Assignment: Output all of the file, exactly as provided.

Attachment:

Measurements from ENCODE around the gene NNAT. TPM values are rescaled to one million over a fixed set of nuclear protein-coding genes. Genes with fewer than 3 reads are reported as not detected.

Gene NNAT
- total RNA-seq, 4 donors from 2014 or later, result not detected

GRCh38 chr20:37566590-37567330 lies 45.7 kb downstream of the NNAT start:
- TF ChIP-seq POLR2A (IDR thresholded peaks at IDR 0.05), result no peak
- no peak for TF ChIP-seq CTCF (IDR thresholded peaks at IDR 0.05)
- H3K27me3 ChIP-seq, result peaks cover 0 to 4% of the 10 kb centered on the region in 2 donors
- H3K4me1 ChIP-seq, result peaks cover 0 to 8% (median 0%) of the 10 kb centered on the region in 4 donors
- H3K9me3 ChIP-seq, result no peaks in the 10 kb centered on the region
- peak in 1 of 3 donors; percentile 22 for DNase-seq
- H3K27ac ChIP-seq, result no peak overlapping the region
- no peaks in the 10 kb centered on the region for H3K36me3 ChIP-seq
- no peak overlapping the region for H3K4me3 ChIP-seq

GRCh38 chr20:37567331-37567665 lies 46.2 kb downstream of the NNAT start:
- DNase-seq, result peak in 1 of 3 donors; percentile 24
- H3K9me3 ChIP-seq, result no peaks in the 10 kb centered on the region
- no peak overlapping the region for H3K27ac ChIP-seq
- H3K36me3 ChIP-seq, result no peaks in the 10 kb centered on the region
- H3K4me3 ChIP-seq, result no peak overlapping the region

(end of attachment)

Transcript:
Measurements from ENCODE around the gene NNAT. TPM values are rescaled to one million over a fixed set of nuclear protein-coding genes. Genes with fewer than 3 reads are reported as not detected.

Gene NNAT
- total RNA-seq, 4 donors from 2014 or later, result not detected

GRCh38 chr20:37566590-37567330 lies 45.7 kb downstream of the NNAT start:
- TF ChIP-seq POLR2A (IDR thresholded peaks at IDR 0.05), result no peak
- no peak for TF ChIP-seq CTCF (IDR thresholded peaks at IDR 0.05)
- H3K27me3 ChIP-seq, result peaks cover 0 to 4% of the 10 kb centered on the region in 2 donors
- H3K4me1 ChIP-seq, result peaks cover 0 to 8% (median 0%) of the 10 kb centered on the region in 4 donors
- H3K9me3 ChIP-seq, result no peaks in the 10 kb centered on the region
- peak in 1 of 3 donors; percentile 22 for DNase-seq
- H3K27ac ChIP-seq, result no peak overlapping the region
- no peaks in the 10 kb centered on the region for H3K36me3 ChIP-seq
- no peak overlapping the region for H3K4me3 ChIP-seq

GRCh38 chr20:37567331-37567665 lies 46.2 kb downstream of the NNAT start:
- DNase-seq, result peak in 1 of 3 donors; percentile 24
- H3K9me3 ChIP-seq, result no peaks in the 10 kb centered on the region
- no peak overlapping the region for H3K27ac ChIP-seq
- H3K36me3 ChIP-seq, result no peaks in the 10 kb centered on the region
- H3K4me3 ChIP-seq, result no peak overlapping the region